Divided into two pieces that resemble boulders more than body parts, this reclining figure exemplifies Moore’s interest in the coalescence of human and geological imagery. The work also demonstrates his concern with the figure in space in that relationships between forms appear to change when the sculpture is viewed in the round.
Two Piece Reclining Figure No.5
1963–4, cast date unknown
2375 x 3684 x 1988 mm
Inscribed ‘Moore 3/3’ and stamped with foundry mark ‘H. NOACK BERLIN’ on lower rear of torso piece
Artist’s copy aside from edition of 3
Presented by the artist 1978
Technique and condition
How to citeLyndsey Morgan, 'Technique and Condition', March 2013, in Alice Correia, ‘Two Piece Reclining Figure No.5 1963–4, cast date unknown by Henry Moore OM, CH’, catalogue entry, August 2013, in Henry Moore: Sculptural Process and Public Identity, Tate Research Publication, 2015, https://www
From certain angles the other piece of the sculpture appears to be comprised of two interlocking forms, but the flat surface facing the gap between the two parts of the sculpture reveals that this single unit has been sculpted so that two forms appear to project from this face at different heights and angles (fig.4). One of these extends diagonally upwards from the base in the shape of a cylinder before swelling into a bulbous mass, while the other form arches over and around it until it reaches the base. Viewed from one side of the sculpture these two forms might be deemed to represent one leg crossing another (fig.5). Although Moore’s large-scale reclining figures are usually identified as female, the gender of the figure is not stated in the title nor easily ascertained by looking at the sculpture itself.
Two Piece Reclining Figure No.5 probably originated from the plaster Two Piece Reclining Figure: Maquette No.3 1961 (fig.8), which was later cast in bronze. This maquette also shares a number of forms with Two Piece Reclining Figure: Maquette No.4 1961 (fig.9), in particular their leg sections, which have a similar shape and share the smooth surface that faces the torso piece. However, when seen from the side the torso section of Two Piece Reclining Figure: Maquette No.4 is rounder, forming a partially closed hollow near the base. This appears to have been rejected for the more open, upright pose of Maquette No.3. Having settled on one variation of the design, Moore would then have used the maquette as the template for his large-scale sculpture. By systematically charting and measuring specific points on its surface it was possible to enlarge the design while retaining its precise proportions. This process was probably carried out in the White Studio or, depending on the weather, in the grounds of Hoglands. Made in 1961, the date of this maquette demonstrates how Moore’s sculptures were often developed over several years, with the final full-size bronze sculpture not completed until 1964. Much of the preliminary plaster enlargement work would have been undertaken by one or more of Moore’s sculpture assistants, who in 1962–4 included Goeffrey Greetham, Robert Holding, Derek Howarth, Roland Piché, Ron Robertson-Swann, Clive Sheppard, Hylton Stockwell, Isaac Witkin and Yardini Yeheskiel.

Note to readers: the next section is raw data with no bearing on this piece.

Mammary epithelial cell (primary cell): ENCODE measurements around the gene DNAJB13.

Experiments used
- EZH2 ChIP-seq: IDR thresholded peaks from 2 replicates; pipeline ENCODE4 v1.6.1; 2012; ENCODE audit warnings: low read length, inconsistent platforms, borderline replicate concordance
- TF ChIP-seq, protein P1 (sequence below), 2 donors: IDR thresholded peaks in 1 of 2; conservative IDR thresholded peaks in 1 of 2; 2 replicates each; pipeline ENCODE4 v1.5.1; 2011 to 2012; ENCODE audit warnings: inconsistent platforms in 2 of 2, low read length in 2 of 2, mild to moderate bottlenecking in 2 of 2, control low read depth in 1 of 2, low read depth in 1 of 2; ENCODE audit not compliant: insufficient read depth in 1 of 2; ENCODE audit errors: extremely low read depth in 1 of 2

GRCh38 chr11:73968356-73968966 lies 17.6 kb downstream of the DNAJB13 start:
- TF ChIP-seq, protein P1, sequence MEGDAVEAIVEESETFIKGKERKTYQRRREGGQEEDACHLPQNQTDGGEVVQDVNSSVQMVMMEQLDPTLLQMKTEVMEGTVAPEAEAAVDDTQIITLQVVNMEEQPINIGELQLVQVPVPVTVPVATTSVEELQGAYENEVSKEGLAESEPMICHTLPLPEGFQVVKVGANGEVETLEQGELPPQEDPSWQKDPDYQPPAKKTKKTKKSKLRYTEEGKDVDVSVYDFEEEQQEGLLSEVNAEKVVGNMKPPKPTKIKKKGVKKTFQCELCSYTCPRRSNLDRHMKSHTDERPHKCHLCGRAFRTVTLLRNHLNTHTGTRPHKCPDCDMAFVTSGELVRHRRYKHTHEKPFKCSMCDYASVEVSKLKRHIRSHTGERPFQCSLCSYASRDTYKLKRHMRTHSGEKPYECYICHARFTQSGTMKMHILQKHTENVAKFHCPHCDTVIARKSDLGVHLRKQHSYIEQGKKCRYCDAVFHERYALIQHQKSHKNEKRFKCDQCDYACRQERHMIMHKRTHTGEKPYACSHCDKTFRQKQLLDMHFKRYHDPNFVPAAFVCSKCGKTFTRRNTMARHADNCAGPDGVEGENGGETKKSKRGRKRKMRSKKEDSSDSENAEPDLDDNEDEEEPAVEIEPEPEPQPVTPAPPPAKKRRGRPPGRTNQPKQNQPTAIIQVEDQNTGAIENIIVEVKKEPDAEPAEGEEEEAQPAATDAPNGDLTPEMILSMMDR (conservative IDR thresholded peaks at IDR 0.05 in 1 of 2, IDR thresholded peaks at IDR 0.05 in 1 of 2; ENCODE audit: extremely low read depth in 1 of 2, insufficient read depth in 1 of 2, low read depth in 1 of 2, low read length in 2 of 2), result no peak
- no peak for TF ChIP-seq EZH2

Sources and themes
A great asset of sculpture in the round (as against relief sculpture or painting), is its possibility of an infinite number of different views, giving, in changing lights, a never ending interest and surprise. The two separated forms produce a greater variety of views from all aspects – for as you walk round the sculpture one form gets in front of the other, in ways that cannot be anticipated, resulting in many unexpected, unforeseen views. In that sense, I think these sculptures are more fully in the round than any previous work of mine. Being in two pieces the work separates itself from seeming to be only a representation of a reclining figure.11
The Henry Moore Gift and loan to Kenwood House
How to cite
Alice Correia, ‘Two Piece Reclining Figure No.5 1963–4, cast date unknown by Henry Moore OM, CH’, catalogue entry, August 2013, in Henry Moore: Sculptural Process and Public Identity, Tate Research Publication, 2015, https://www